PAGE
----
It also referenced Kaiser Family Foundation data showing how many people in each state have health insurance through their jobs — as opposed to buying their own insurance or having a government health insurance plan like Medicare or Medicaid.

Idahoans responded to Crapo’s Facebook post with 411 comments — most of them challenging Crapo’s viewpoint —by Thursday afternoon.

Those who chided the senator pointed out that employer-based health insurance wouldn’t vanish and leave people with nothing. It would be replaced by government-based health insurance.

“My ‘employer-based healthcare’ is terrible compared to my wife’s Medicare,” wrote one Idahoan. “I am 100% on board with the switch.”

Others responded by saying they don’t want government-based health insurance.

“Keep up the fight Senator,” one woman wrote.

Crapo’s statement came the same day as a House hearing, during which the nonpartisan Congressional Budget Office director told lawmakers that changing to single-payer would be “a major undertaking,” would “involve significant changes for all participants” and that “lawmakers would need to make many decisions with complex trade-offs,” the Washington Post reported.

One Nampa resident with employer-based health insurance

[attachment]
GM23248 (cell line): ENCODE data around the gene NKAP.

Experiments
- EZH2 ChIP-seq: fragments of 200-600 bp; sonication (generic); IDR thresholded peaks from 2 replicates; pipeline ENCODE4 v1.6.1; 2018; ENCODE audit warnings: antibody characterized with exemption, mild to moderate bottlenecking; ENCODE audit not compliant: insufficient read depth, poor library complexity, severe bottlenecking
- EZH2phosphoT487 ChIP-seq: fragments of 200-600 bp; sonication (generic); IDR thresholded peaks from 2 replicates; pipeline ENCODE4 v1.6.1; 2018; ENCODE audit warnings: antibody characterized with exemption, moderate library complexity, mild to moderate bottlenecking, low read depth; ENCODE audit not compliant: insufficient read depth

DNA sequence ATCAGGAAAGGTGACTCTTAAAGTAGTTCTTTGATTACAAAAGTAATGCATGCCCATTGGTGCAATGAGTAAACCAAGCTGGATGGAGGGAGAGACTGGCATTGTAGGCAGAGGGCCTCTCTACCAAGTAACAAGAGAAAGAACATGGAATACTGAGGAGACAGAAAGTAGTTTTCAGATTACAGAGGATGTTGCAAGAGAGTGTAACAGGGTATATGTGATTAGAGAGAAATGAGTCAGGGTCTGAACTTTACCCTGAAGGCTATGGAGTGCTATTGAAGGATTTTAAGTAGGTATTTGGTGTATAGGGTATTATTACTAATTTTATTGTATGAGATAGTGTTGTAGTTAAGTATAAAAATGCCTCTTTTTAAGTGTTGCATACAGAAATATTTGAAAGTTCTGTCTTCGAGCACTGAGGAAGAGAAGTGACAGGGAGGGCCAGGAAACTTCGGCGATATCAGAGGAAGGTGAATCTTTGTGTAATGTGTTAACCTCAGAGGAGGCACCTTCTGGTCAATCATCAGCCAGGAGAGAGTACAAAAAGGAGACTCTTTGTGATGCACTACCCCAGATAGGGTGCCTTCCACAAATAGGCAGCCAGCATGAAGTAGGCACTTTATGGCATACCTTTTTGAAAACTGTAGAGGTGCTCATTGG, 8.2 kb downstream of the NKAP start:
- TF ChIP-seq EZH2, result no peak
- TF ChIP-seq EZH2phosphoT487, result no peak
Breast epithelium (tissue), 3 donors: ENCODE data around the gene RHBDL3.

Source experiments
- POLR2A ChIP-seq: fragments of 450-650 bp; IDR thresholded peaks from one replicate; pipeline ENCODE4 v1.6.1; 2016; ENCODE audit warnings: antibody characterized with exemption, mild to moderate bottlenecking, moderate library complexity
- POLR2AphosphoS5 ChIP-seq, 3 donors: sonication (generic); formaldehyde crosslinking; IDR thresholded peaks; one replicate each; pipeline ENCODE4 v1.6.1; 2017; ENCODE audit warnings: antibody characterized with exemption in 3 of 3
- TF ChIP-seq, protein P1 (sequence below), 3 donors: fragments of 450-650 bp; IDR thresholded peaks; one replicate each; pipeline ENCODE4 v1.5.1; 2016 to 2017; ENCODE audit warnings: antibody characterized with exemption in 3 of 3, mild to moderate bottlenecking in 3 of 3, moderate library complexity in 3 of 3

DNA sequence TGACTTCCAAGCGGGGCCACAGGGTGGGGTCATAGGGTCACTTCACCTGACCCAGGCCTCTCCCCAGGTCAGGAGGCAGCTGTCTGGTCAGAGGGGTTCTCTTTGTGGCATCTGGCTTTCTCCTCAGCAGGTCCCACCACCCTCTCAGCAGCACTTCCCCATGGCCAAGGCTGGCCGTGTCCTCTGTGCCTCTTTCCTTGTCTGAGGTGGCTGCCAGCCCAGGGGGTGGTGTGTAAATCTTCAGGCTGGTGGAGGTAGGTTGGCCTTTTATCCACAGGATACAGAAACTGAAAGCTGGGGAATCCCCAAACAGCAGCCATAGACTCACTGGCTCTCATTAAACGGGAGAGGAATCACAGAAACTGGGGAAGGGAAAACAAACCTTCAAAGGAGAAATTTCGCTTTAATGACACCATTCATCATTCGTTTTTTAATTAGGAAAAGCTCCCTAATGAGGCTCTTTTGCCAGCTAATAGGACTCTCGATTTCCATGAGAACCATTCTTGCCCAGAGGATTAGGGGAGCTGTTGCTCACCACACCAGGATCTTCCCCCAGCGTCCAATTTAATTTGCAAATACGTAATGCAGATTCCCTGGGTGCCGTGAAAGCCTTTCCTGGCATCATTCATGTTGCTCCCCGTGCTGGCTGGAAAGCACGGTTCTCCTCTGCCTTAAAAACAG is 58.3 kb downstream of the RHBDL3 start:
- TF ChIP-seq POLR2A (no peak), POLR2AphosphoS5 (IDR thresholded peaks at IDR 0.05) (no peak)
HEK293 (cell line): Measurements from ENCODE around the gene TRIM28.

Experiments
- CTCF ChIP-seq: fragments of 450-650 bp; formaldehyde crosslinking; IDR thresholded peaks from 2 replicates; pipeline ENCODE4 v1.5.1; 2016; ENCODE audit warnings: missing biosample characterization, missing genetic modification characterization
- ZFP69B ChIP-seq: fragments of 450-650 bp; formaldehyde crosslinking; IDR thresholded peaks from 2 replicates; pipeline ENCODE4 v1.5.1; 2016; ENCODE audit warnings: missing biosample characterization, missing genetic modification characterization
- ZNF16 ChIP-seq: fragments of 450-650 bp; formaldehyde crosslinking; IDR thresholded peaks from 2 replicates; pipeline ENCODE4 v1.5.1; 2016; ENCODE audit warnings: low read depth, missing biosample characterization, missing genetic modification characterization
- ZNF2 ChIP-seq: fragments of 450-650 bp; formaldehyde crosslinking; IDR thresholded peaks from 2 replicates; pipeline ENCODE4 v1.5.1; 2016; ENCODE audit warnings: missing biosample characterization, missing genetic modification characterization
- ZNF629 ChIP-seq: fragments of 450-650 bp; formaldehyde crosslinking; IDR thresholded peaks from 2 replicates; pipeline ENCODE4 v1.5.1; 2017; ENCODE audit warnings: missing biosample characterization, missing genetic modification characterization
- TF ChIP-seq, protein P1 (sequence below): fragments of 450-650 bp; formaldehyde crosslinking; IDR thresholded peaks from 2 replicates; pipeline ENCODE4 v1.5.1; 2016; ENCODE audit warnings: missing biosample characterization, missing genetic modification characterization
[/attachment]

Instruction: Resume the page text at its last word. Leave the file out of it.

Crapo’s statement also was posted the same day CNN published a valedictorian speech by a Nampa high school graduate. Elbie Seibert is heading to a prestigious university on a full-ride scholarship, despite facing many challenges at home.

One of those challenges was his father’s terminal illness.

Seibert’s father was diagnosed the day after Thanksgiving 2018 with metastatic bladder cancer. He had employer-based health insurance.

Many employer-based health insurance plans have high out-of-pocket costs that may dissuade workers from actually using the insurance. Some plans require a person to pay hundreds or thousands of dollars of their own bills before insurance takes over.

“Shortly after my father’s diagnosis, he told me that he had been urinating blood for over a month but was forced to ignore it because he could not afford a doctor’s visit,” Seibert wrote. “As a janitor with a family, he struggled to pay for his employer’s health care plan and did not have sufficient coverage for his needs. Now, he’s gone, and my family will live with that cost for the rest of our lives.”

Seibert’s father died earlier this month, just before the young man’s Columbia High School graduation.

“As I prepare to move across to country and begin the next stage of my life, I hope to use my education at Brown University to better equip me to fight for a country where health care is accessible for all Americans — no matter their financial background or employment status,” Seibert wrote. “While I may never get to hear my father laugh again or see him hug my mother, I will commit to fighting for a society where the cost of a doctor’s visit does not mean forgoing dinner or running water — a situation that my father has had to face numerous times.”